THEY ARE NOT LONG THE WEEPING AND THE LAUGHTER: THE POETRY OF ERNEST DOWSON

The poetry of Ernest Dowson never fails to move me. Dowson was born in 1867 and died in 1900 but during those 32 years produced some wonderfully moving verse.

Death and sensuality are key components of Dowson’s poetry. His poem “They are not Long” which (as it’s title suggests deals with the brevity of life) is particularly poignant when one considers the short life of the poet himself. He died, aged only 32 of alcoholism,

“They are not long, the weeping and the laughter,

Love and desire and hate:

I think they have no portion in us after

We pass the gate.

They are not long, the days of wine and roses:

Out of a misty dream

Our path emerges for awhile, then closes

Within a dream.”

The above poignantly sums up the human condition. Our joys and sorrows (“the weeping and the laughter” are transitory as we are only here for a brief space of time before we pass into that undiscovered country from who’s bourn no traveller returns.

The poem although primarily about death contains elements of sensuality, “They are not long, the days of wine and roses”, a reference perhaps to Dowson’s riotous mode of living (besides being an alcoholic

 Dowson also consorted with prostitutes on a not infrequent basis).

The below poem, “Non Sum Qualis Eram Bonae Sub Regno Cynarae”, was probably inspired by Dowson’s unrequited love for the daughter of a Polish tailor and captures the efforts of the poet to unsuccessfully forget his lost love by flinging himself into riotous living,   

“Last night, ah, yesternight, betwixt her lips and mine

There fell thy shadow, Cynara! thy breath was shed

Upon my soul between the kisses and the wine;

And I was desolate and sick of an old passion,

Yea, I was desolate and bowed my head:

I have been faithful to thee, Cynara! in my fashion.

All night upon mine heart I felt her warm heart beat,

Night-long within mine arms in love and sleep she lay;

Surely the kisses of her bought red mouth were sweet;

But I was desolate and sick of an old passion,

When I awoke and found the dawn was grey:

I have been faithful to thee, Cynara! in my fashion.

I have forgot much, Cynara! gone with the wind,

Flung roses, roses riotously with the throng,

Dancing, to put thy pale, lost lilies out of mind;

But I was desolate and sick of an old passion,

Yea, all the time, because the dance was long:

I have been faithful to thee, Cynara! in my fashion.

I cried for madder music and for stronger wine,

But when the feast is finished and the lamps expire,

Then falls thy shadow, Cynara! the night is thine;

And I am desolate and sick of an old passion,

Yea, hungry for the lips of my desire:

I have been faithful to thee, Cynara! in my fashion.”

Dowson’s attempt to find solace in the arms of a prostitute fails to stil his inner pain,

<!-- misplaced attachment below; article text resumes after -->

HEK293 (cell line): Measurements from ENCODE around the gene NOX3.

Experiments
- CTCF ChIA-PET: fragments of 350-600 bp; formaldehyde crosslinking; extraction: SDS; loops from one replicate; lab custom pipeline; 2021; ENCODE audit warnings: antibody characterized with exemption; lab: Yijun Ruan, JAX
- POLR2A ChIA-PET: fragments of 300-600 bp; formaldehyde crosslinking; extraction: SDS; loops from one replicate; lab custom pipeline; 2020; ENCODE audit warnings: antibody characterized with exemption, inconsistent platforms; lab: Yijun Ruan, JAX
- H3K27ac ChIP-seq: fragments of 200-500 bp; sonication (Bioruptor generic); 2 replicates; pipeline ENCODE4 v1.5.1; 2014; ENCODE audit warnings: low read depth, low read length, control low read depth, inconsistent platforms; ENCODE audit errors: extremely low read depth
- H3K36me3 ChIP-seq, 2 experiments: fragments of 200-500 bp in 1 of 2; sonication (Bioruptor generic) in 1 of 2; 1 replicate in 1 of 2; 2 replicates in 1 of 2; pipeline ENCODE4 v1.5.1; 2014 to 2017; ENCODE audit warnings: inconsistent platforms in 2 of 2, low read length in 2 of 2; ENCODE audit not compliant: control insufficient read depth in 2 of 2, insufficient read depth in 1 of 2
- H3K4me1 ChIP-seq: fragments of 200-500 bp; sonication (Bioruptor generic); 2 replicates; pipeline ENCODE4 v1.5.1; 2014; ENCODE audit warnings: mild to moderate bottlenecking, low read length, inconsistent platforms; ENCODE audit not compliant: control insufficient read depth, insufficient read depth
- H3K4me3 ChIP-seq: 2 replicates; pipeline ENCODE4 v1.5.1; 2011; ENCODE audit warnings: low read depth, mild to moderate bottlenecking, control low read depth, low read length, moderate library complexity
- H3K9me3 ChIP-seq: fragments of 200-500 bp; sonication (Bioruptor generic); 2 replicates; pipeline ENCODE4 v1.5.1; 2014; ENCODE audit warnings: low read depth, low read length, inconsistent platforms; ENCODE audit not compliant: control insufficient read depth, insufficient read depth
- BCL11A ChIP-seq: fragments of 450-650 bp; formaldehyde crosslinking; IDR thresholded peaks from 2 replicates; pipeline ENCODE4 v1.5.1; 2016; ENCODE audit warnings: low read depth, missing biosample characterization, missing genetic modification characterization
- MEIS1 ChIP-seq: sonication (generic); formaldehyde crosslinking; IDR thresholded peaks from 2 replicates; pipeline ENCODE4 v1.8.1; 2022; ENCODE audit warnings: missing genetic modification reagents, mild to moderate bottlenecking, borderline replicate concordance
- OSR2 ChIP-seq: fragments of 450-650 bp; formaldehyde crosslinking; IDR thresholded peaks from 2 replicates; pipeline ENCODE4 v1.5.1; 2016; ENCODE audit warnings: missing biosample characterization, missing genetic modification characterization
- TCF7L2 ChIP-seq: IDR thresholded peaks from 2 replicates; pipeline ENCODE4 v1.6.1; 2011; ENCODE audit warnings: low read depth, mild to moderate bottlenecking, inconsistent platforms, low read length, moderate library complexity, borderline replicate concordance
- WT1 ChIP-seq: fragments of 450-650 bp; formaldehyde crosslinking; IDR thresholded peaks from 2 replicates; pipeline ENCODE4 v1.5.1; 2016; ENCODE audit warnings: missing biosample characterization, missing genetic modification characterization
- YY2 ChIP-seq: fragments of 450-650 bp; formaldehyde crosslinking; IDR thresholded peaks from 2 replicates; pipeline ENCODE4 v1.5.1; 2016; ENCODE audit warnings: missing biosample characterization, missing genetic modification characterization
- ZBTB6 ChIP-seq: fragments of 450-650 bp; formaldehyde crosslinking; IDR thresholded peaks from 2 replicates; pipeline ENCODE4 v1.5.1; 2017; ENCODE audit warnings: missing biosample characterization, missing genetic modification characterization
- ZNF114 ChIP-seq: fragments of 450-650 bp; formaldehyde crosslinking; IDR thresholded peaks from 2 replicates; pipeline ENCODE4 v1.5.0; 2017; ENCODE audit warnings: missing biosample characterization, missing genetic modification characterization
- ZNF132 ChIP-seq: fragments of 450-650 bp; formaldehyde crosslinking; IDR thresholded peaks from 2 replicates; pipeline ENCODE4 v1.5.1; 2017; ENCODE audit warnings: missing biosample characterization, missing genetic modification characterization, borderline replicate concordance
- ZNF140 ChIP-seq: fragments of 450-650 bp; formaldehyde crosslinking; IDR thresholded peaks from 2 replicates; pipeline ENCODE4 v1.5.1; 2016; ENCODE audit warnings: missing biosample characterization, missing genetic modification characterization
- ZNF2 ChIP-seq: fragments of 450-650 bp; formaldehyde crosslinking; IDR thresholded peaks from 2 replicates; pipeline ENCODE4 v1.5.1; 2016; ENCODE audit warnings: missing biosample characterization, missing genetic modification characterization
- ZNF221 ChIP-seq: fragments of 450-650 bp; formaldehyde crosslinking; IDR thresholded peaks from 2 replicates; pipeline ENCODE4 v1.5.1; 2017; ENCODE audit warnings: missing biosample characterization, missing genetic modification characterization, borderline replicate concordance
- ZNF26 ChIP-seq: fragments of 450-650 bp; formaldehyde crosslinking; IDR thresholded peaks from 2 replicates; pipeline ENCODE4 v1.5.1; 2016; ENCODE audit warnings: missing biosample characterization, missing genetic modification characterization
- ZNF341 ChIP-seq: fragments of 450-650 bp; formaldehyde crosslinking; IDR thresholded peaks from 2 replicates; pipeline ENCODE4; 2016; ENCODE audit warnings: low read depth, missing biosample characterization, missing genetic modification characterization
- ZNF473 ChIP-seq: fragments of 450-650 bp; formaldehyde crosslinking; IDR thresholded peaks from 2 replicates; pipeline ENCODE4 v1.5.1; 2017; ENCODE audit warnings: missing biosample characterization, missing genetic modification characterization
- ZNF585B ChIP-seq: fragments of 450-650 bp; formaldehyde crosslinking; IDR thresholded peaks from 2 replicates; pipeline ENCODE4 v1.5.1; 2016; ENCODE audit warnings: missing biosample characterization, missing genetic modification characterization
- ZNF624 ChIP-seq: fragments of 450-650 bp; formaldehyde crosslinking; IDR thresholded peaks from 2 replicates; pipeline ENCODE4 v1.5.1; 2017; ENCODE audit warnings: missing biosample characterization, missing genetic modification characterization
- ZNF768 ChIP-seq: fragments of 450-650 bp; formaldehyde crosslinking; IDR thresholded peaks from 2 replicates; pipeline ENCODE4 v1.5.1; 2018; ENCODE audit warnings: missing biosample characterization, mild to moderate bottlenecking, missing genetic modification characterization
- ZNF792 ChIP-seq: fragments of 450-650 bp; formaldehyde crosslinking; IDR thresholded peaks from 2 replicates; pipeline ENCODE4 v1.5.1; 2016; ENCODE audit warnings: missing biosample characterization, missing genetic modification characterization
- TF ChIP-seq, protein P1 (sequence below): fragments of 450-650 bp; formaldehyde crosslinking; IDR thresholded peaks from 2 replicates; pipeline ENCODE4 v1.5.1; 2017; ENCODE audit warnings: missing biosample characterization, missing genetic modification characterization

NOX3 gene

“All night upon mine heart I felt her warm heart beat,

Night-long within mine arms in love and sleep she lay;

Surely the kisses of her bought red mouth were sweet;

But I was desolate and sick of an old passion,

When I awoke and found the dawn was grey:

I have been faithful to thee, Cynara! in my fashion.”

Dowson brilliantly captures the regret felt for the activities of the night before (the grey dawn ushers in a new day, one feels regret for yesterday’s actions which have, in any case failed to solve the underlying itch which drove you to find release in the joys of the flesh, alcohol or whatever the case may be). Ultimately the “madder music” and “stronger wine” solve nothing, the poet as do all of us have to contend with the real world, with the grey dawn.

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About kevinmorris101

I live and work in London and blog as a hobby. If you would like to contact me please send an email to animalia at shiftmail.com (the address is rendered in this manner in order to try and defeat spammers)!
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5 Responses to THEY ARE NOT LONG THE WEEPING AND THE LAUGHTER: THE POETRY OF ERNEST DOWSON

  1. snail1966 says:

    Thanks for that Kevin. I hadn’t encountered Dowson’s writing before – a quick visit to Wikipedia confirms that he was the donor of the title for the book (and of course the film) “Gone with the Wind”, so I learned something today !

    • Glad you enjoyed my post. I’ve also learned something as I, also was unaware that Dowson was the donor of the title “Gone with the Wind”. I think that he is a much neglected poet and deserves more attention than he gets. However, having said that I did notice that there is a Facebook group specifically dedicated to him!

      Kevin

  2. Pingback: ERNEST CHRISTOPHER DOWSON | My Blog

  3. Cheryl says:

    While doing research about “Madder Music” by Peter DeVries for my bookclub, I read your blog. DeVries credits Dowson with a stanza from this poem. This opens up DeVries’ meaning for his novel about a philandering husband searching for meaning and a way back from his guilt. Love how the poem gracefully says what the novel comically says.

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